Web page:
Prof Richard Weaver’s description of the modern social order has earned him a lot of well-deserved praise. In small part he writes,
‘The old idea of rewards was vanishing, and instead of receiving a station dictated by a theory of the whole of society, men were winning their stations through a competition in which human considerations were ruled out. It was the age of Carlyle’s “cash-nexus.” Everything betokened the breaking-up of the old synthesis in a general movement toward abstraction in human relationships. Man was becoming a unit in the formless democratic mass; economics was usurping the right to dictate both political and moral policies; and standards supposed to be unchangeable were being mocked by the new theories of relativism. Topping it all was the growing spirit of skepticism which was destroying the religious sanctions of conduct and leaving only the criterion of utility’ (The Confederate South, 1865-1910; A Study in the Survival of a Mind and a Culture, 1943 Doctoral Dissertation for LSU Dept of English, pgs. 257-8. Later published as The Southern Tradition at Bay: A History of Postbellum Thought.).
Much of what we are seeing today is simply the worsening of the decay Prof Weaver saw at work 77 (and more) years ago. Klaus Schwab, for instance, the founder and chairman of the globalist World Economic Forum, writes in his book The Fourth Industrial Revolution,
‘The emergence of a world where the dominant work paradigm is a series of transactions between a worker and a company more than an enduring relationship was described by Daniel Pink 15 years ago in his book Free Agent Nation. This trend has been greatly accelerated by technological innovation.
‘Today, the on-demand economy is fundamentally altering our relationship with work and the social fabric in which it is embedded. More employers are using the “human cloud” to get things done. Professional activities are dissected into precise assignments and discrete projects and then thrown into a virtual cloud of aspiring workers located anywhere in the world. This is the new on-demand economy, where providers of labour are no longer employees in the traditional sense but rather independent workers who perform specific tasks. As Arun Sundararajan, professor at the Stern School of Business at New York University (NYU), put it in a New York Times column by journalist Farhad Manjoo: “We may end up with a future in which a fraction of the workforce will do a portfolio of things to generate an income – you could be an Uber driver, an Instacart shopper, an Airbnb host and a Taskrabbit” ’ (Geneva, Switzerland, World Economic Forum, 2016, pgs. 47-8).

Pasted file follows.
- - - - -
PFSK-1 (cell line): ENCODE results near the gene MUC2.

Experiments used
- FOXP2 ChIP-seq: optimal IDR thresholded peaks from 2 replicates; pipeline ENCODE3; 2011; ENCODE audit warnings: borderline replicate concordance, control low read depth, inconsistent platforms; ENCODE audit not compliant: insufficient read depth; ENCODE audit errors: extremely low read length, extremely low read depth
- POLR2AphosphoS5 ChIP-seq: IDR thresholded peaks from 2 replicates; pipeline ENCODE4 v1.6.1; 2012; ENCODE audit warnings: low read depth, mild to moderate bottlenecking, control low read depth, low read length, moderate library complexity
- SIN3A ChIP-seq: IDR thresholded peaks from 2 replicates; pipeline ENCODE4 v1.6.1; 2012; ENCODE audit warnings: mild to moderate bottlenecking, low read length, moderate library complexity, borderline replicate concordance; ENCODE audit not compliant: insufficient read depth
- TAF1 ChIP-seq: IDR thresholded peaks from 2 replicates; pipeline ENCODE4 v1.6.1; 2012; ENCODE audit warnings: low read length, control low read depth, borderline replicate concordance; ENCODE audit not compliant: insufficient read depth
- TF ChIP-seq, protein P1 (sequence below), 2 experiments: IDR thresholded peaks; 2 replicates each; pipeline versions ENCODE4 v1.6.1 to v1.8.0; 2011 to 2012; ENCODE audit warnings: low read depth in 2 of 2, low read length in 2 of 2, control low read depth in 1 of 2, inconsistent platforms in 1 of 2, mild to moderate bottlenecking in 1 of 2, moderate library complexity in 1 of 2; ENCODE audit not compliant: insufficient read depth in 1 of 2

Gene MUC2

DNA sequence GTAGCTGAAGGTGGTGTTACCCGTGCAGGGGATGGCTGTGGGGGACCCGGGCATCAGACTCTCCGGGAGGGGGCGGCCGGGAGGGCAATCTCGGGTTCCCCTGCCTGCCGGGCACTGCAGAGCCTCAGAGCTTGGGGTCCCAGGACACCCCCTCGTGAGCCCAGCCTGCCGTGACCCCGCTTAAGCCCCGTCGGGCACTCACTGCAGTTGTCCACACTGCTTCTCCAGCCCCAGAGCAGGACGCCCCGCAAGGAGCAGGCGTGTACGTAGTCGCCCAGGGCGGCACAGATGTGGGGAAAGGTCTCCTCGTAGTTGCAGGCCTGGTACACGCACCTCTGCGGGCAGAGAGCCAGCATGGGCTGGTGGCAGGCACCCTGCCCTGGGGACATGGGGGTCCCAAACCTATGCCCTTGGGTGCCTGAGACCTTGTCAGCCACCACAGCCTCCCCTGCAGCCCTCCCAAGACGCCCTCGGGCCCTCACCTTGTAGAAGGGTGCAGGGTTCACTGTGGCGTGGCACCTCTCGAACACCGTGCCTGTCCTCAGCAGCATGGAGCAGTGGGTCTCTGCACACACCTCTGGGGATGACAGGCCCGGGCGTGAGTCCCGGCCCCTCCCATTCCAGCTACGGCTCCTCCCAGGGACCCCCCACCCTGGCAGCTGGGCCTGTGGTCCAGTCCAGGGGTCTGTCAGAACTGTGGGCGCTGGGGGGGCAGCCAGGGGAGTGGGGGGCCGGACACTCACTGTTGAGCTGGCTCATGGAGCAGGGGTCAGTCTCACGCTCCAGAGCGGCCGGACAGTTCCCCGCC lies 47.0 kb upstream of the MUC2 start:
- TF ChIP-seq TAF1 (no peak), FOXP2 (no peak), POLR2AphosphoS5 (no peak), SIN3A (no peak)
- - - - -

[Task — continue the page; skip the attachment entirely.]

Already in the middle of the 19th century Southerners like Rev Robert L. Dabney were declaring with Sir Edward Coke ‘corporations have no souls’. But now we find in Mr Schwab’s vision of the future an even more dehumanized economic system where men and women will be reduced to some sort of virtual haze, a ‘human cloud’, and who are expected to have a mad-dog fight with those belonging to it in order to collect enough tiny pieces of the fragmented economy to scrape together a living.
And now with news that the Federal Reserve is getting ready to replace paper money with a digital currency as part of a universal basic income scheme, the dehumanization is very nearly complete. Whenever the bureaucrats in Washington City or their bankster bosses deem a person to be expendable (because his buying habits don’t meet with their approval), they could simply delete his virtual fed coins and leave him destitute.
The Southern soul recoils at such execrable systems and abstract planning. They are all aimed at greater efficiency but at the price of destroying true personhood. Modern Yankee/globalist economics we may say, therefore, is efficient (to a degree; more on that below) but impersonal. Southern economics, on the other hand, is efficient as well, but it is also personalizing, i.e., it strengthens personhood rather than weakening it.
Since we have just spoken of money, George Fitzhugh’s thoughts on this subject in his book Cannibals All! are an apt place to begin:
‘From the days of Plato and Lycurgus to the present times, Social Reformers have sought to restrict or banish the use of money. We do not doubt that its moderate use is essential to civilization and promotive of human happiness and well-being—and we entertain as little doubt, that its excessive use is the most potent of all causes of human inequality of condition, of excessive wealth and luxury with the few, and of great destitution and suffering with the many, and of general effeminacy and corruption of morals. Money is the great weapon in free, equal, and competitive society, which skill and capital employ in the war of the wits, to exploitate and oppress the poor, the improvident, and weak-minded. Its evil effects are greatly aggravated by the credit and banking systems, and by the facilities of intercommunication and locomotion which the world now possesses. Every bargain or exchange is more or less a hostile encounter of wits. Money vastly increases the number of bargains and exchanges, and thus keep society involved, if not in war, at least in unfriendly collision. Within the family, money is not employed between its members. Where the family includes slaves, the aggregate use of money is greatly restricted. This furnishes us with another argument to prove that Christian morality is practicable, to a great extent, in slave society—impracticable in free society’ (Cannibals All! Or, Slaves without Masters, Richmond, Va., A. Morris, 1857, pgs. 303-4).
Mr Fitzhugh touches on the key to the Southern approach to economics: the centrality of the Christian family. This is what preserves and uplifts the personal identity in the Southern economic order. He says, . . .
Holy Ælfred the Great, King of England, South Patron, pray for us sinners at the Souð, unworthy though we are!
Anathema to the Union!